Q: What modern-day challenges do businesses face?
A: Information overload – in the new world we live in, there’s never a lack of information. About 2.5 quintillion data bytes are added every day; more data is created in a single day than the combined amount generated over 99 percent of human history.

Previous generations of corporate leaders struggled due to a lack of information whereas our problem now is determining the authenticity and relevance of the available information.

In this environment, our focus as a firm of chartered accountants and tax consultants is to identify new trends, and be as simple, succinct and specific as possible in dealing with the complex issues of businesses that need us.

This understanding directs us towards a strategy that is targeted at creating tools for information assimilation, and delivery internally and externally. Patterns, trends and insights are now the keys to success as information is democratised further.

Q: And what are your expectations of the business environment in the next 12 months or so?
A: Expectations are hard to have and even if you do, they may need to change dramatically. What we can do is categorise them based on a few large groups.

The first category is COVID-19 related industries that presently face falling margins. With the threat of new entrants being low, established players have more business but extraordinary profits may become rare.

The second category of businesses involves companies that have significantly benefitted from import and exchange controls. These operations will most likely be the smoothest in the 12 months ahead as our country’s foreign exchange reserves have depleted.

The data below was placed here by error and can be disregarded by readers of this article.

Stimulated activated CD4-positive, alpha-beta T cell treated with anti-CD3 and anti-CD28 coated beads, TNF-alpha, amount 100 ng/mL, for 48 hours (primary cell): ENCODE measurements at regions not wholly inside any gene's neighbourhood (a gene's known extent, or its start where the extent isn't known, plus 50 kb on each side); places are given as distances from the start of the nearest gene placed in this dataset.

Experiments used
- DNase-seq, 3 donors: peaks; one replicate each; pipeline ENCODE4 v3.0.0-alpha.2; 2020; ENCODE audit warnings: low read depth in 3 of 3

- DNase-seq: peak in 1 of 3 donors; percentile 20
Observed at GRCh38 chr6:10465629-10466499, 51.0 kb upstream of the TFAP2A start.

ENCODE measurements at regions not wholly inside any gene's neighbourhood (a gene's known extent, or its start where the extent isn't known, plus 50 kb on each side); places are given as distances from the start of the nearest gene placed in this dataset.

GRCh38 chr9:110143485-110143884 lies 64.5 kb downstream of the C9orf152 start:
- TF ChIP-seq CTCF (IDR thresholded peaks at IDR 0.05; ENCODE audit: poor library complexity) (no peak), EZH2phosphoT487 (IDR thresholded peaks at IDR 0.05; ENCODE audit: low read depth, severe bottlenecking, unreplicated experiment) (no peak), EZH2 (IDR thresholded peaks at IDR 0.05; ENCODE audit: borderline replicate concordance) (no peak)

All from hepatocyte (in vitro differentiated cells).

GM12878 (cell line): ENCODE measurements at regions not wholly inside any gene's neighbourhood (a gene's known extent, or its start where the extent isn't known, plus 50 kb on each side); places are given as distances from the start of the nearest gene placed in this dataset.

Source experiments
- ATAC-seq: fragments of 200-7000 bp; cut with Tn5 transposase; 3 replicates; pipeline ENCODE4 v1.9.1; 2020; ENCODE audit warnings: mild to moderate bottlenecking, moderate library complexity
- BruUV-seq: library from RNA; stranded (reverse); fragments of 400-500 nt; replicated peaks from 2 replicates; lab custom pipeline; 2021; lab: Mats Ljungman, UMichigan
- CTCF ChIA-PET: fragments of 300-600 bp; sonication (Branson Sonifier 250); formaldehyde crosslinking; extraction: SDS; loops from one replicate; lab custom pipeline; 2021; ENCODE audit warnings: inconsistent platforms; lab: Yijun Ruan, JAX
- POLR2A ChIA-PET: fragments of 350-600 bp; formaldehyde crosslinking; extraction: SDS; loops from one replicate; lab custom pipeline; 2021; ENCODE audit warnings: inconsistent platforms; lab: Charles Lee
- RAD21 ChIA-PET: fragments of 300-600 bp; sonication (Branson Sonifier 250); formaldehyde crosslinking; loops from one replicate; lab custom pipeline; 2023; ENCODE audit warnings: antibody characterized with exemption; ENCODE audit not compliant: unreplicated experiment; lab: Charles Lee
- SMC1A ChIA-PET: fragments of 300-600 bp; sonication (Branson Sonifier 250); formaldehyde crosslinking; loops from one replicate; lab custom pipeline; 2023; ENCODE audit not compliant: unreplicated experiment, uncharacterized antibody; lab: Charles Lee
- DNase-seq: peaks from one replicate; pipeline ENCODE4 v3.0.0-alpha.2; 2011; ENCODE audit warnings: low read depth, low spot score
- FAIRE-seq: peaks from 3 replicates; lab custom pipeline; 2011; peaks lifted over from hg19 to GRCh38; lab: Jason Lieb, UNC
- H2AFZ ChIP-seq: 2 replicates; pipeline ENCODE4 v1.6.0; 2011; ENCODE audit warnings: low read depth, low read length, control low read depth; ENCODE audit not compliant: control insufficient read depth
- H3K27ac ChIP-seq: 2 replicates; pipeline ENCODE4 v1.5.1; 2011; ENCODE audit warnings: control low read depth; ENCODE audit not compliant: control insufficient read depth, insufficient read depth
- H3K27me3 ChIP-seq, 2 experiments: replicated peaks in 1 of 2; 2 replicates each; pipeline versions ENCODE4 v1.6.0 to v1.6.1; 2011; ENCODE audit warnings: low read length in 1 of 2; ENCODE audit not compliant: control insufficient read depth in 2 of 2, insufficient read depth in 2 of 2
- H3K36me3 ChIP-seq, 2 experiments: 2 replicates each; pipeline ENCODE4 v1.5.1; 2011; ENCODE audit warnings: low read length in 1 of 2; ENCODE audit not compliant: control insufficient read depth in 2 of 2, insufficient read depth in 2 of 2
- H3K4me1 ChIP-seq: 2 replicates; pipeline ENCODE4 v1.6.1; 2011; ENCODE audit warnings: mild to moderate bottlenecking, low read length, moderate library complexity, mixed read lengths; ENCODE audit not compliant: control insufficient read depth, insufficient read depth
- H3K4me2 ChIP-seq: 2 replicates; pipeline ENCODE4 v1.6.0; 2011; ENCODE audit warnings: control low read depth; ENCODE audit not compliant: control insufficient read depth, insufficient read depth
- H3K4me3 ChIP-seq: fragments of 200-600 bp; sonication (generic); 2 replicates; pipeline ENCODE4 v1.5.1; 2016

Until tourism and other sources of foreign exchange restart, the current anti-import regime and restrictive foreign exchange policies will remain. Consequently, affected industries will have to recalibrate their business and move on to other areas, such as agriculture, technology and exports.

Finally, service providers will have the hardest time as they’ll be forced to create more value and synergies for clients since businesses’ ability to obtain services may be limited due to the challenges they face in mobilising sales.

Holistically speaking, the route to success in the next 12 months will be the ability to experiment with new products and services at cost levels that are low enough not to affect the overall sustainability of the core business.

However, the best we can expect from business and country leaders is to provide their constituents a form of managed chaos that allows all involved to survive and maybe thrive in this new world.